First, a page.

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University Honors Program

On and Off the Field

By Kaitlin Lewis

Each year, the University of Dayton Office of Academic Services for Student-Athletes (OASSA) hosts the scholar-athlete awards reception to recognize outstanding student-athletes for their academic achievements. This February senior Honors students Emily Jones (women’s soccer) and Tyler Jones (baseball), were awarded the most prestigious honor at the reception, the Presidential Scholar-Athlete honor. The Presidential Scholar-Athlete is presented to one male and one female athlete each year who show excellence in academics, leadership and service within the UD community. In light of being given this award, as well as approaching graduation this coming May, Emily and Tyler took time to reflect on everything their times at UD has given them - both on and off the field.

Emily Jones

Emily not only dedicated four years to the soccer field but received several academic-based awards during her time here. Balancing a full-time athletic and student schedule isn’t a natural skill, but Emily has learned a few ways to bring in “a level of focus that is required to be an elite student-athlete.”

“My best ‘trick’ is to schedule everything on my Google Calendar and make a daily to-do list,” Jones said. “I allot time for meals, ice baths, and self-care along with meetings and homework. At the end of every week, I also make a ‘to-done’ list of everything that I completed because it’s important to recognize the work that you put in!”

Emily was involved beyond her normal class schedule with the Honors Program. Starting in August 2017, Emily worked in a biochemistry lab thanks to her scholarship from the Clare Boothe Luce (CBL) Program, a national organization that recognizes and promotes women interested in pursuing research within STEM fields. Emily spent two years on her project, and her research will become her Honors thesis this spring, meaning she will receive an Honors with Distinction diploma in May.

“I have really enjoyed the group of people that I’ve gotten to bond with through CBL,” Emily said. “When we stayed over the summer of 2018, we did a lot of activities with the BSTI members and those friendships have only grown since then. We also got to work with Dr. Nancy Miller and Laura Cotten (Howell) for a lot of our programs and both have been invaluable to my development.”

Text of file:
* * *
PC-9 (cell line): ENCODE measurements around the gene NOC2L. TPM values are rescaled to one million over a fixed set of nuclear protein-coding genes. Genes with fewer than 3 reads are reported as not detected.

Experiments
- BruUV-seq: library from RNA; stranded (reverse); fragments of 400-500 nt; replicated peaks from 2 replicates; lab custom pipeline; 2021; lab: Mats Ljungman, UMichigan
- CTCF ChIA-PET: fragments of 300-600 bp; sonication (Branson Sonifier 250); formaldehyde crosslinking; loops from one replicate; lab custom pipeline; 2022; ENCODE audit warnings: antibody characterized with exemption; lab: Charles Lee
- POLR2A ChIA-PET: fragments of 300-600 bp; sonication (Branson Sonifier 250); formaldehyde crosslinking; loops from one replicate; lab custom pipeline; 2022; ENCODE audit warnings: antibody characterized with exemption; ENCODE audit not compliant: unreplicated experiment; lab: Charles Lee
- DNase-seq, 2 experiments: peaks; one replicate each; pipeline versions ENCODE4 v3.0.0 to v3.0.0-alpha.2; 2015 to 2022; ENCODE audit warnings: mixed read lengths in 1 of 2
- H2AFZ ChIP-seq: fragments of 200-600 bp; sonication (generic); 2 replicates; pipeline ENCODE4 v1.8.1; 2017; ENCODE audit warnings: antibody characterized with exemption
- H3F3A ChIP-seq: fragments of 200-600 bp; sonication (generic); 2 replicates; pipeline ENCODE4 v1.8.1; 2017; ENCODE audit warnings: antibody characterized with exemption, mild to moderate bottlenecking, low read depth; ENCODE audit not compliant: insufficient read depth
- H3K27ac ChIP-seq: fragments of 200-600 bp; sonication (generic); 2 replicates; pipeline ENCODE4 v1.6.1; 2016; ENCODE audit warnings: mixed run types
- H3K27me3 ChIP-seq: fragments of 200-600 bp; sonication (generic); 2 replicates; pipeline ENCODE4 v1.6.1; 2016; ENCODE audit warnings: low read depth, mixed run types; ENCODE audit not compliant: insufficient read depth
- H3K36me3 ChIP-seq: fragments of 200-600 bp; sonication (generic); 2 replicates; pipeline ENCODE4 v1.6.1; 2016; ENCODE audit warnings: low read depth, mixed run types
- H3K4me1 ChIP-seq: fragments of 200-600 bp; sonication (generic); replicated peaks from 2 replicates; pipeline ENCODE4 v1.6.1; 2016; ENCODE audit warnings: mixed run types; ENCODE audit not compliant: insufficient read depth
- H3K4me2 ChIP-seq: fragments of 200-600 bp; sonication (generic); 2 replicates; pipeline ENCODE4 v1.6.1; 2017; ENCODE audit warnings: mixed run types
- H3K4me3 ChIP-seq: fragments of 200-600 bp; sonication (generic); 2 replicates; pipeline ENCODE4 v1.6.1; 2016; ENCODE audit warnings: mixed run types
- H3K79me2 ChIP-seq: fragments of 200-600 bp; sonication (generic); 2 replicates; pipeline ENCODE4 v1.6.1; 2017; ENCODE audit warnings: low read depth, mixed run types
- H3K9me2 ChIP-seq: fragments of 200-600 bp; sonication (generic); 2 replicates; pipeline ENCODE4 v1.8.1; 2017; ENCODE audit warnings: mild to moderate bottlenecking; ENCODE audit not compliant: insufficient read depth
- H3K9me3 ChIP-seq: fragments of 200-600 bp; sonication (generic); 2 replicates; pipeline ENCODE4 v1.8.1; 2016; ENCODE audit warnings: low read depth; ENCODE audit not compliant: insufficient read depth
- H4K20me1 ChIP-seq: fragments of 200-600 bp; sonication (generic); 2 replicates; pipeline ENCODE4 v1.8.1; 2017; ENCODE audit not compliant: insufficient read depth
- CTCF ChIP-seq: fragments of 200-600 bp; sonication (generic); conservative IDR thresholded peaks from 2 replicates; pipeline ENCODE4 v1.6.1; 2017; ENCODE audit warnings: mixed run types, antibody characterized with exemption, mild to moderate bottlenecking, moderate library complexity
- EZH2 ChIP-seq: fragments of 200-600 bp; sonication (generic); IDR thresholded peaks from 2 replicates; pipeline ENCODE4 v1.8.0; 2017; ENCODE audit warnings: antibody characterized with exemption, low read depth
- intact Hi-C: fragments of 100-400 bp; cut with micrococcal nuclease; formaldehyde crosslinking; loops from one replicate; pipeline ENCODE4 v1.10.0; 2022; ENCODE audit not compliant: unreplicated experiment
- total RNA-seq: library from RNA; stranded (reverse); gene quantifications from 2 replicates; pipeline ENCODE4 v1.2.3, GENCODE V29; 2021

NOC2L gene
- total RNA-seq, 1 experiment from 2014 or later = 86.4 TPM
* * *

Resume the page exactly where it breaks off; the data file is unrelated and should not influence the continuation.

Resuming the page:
Looking beyond May, Emily is currently waiting to hear back about a Fulbright Scholarship research grant, which would allow her to conduct research for a year in Gothenburg, Sweden. If she is not a finalist for the Fulbright Scholarship, Emily hopes to pursue a career in research, ideally involving infectious diseases and epidemiology. The UHP has given Emily chances to explore so many post-graduation opportunities, and that combined with lessons learned through soccer has set her up for success in her future. 

“College soccer showed me how to fall in love with my dreams, no matter how much they scare me,” Jones said. “Especially in the last couple of years, soccer taught me that confidence is earned through hard work and dedication. All of this, and more, are lessons that I will take with me when I leave UD.”

Tyler Jones

To receive the Presidential Scholar-Athlete Award meant something extra special for Tyler after he got to witness a close mentor of his, Mitch Coughlin, receive the same award during Tyler’s freshman year. 

“We come from the same hometown of Bellefontaine,” Jones said “My dad taught Mitch in high school, and his work ethic and commitment to baseball and academics had a big impact on my young college journey. To win this award was a testament to the amazing support system I’ve had here at UD, starting with my family, but also including my coaches, teammates and professors.”

This past summer 2019, Tyler had the opportunity to intern for 10 weeks in Washington, D.C., through the UHP’s DC Flyer program. Tyler worked in Congressman Michael Turner’s office and mainly assisted with research and constituent writing. Tyler has kept in contact with friends he made over the summer who work in Congressman Turner’s office and is currently working on the congressman’s reelection campaign. After graduation, Tyler hopes to move back to Washington, D.C., to work on Capitol Hill full-time and maybe even continue in Turner’s office.

“That aspiration is thanks to the Honors Program and DC Flyers program that provided me with an eye-opening experience,” Tyler said. “As a DC Flyer, UD’s Honors Program connected me with alumni on the Hill that work in various offices and grew my network of professional contacts. One of those contacts might be able to connect me with a job opportunity and that would not have been possible without the Honors Program.”

Tyler’s four years at UD have set him up for great success for post-graduation, including his time as a student-athlete. But beyond the support he has received in college, family support has played an almost bigger role in his life. For Tyler, the game of baseball is about family and tradition. 

“Baseball has also been a bonding sport for my family and me,” he said. “The memories we have made across the country through baseball are ones that I will always cherish and we will talk about them for years to come. I cannot express how much those times mean to me, how much they will be missed, and how grateful I am to have shared these four years with my family.”

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